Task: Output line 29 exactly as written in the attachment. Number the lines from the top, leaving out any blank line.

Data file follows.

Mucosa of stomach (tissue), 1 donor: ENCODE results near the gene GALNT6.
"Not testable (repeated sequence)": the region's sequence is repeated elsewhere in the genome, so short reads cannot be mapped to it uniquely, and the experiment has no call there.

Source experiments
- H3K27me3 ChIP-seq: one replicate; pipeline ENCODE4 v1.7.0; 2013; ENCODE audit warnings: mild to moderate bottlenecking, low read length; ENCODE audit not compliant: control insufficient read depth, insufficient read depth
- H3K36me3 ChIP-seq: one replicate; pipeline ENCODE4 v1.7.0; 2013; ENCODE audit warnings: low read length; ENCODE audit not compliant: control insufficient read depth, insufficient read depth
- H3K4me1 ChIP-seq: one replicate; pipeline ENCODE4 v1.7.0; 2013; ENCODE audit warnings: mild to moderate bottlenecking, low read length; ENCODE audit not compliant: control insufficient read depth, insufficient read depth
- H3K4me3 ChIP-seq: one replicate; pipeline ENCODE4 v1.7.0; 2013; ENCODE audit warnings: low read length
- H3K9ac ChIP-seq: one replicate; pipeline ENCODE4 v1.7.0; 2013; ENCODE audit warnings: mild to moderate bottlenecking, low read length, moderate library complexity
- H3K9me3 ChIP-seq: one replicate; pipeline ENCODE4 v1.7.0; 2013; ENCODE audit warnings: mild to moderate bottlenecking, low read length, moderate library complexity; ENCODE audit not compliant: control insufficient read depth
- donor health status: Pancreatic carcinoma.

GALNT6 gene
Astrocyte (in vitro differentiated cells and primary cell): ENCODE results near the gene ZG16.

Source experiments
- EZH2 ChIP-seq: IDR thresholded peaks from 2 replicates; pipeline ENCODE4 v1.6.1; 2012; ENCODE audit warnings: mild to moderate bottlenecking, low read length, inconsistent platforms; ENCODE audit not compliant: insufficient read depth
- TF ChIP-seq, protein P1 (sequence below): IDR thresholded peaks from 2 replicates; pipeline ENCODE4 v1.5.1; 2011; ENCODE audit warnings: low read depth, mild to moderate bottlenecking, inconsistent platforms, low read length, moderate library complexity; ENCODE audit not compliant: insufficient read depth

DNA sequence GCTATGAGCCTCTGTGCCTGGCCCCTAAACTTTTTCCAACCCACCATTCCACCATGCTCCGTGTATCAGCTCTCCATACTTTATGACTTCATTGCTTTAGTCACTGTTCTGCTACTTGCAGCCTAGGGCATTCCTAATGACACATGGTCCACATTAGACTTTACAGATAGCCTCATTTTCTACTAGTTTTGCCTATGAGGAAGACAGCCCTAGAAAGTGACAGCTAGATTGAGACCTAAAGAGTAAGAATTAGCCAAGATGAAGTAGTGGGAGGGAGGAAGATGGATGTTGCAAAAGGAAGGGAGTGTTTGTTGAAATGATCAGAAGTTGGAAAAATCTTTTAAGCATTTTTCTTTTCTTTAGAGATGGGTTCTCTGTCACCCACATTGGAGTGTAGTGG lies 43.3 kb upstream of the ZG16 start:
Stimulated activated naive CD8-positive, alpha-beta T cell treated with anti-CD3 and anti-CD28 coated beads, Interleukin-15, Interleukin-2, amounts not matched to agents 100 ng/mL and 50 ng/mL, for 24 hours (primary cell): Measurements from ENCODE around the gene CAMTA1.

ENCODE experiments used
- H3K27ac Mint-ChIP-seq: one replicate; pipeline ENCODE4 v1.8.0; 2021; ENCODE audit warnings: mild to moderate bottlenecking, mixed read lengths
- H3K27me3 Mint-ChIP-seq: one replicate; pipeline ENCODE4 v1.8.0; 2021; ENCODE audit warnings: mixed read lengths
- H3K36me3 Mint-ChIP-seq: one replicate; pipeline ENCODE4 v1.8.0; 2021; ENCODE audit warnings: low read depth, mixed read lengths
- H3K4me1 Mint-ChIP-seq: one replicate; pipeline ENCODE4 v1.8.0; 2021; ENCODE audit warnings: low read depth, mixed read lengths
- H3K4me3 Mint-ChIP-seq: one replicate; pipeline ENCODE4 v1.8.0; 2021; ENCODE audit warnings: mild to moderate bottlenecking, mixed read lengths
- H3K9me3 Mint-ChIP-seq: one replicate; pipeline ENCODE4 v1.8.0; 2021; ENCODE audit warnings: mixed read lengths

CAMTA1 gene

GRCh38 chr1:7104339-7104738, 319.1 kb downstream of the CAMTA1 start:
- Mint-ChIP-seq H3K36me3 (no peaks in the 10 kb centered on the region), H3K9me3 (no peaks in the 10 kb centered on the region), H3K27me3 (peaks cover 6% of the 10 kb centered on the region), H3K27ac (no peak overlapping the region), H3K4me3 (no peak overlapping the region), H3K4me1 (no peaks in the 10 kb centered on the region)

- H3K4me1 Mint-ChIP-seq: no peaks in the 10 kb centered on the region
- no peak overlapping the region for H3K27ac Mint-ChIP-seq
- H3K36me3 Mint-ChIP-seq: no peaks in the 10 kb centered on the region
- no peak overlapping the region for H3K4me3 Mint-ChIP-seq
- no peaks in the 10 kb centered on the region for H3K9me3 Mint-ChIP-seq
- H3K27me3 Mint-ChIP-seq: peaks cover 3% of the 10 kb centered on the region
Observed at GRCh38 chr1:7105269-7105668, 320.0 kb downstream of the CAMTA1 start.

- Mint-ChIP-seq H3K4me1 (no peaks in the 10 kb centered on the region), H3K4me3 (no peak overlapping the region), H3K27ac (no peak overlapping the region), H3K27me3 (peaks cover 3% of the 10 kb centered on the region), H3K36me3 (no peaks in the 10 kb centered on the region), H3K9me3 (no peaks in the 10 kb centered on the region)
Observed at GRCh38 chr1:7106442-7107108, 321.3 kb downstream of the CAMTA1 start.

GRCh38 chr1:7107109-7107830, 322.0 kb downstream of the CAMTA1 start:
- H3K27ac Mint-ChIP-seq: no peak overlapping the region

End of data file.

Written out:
- no peak overlapping the region for H3K27ac Mint-ChIP-seq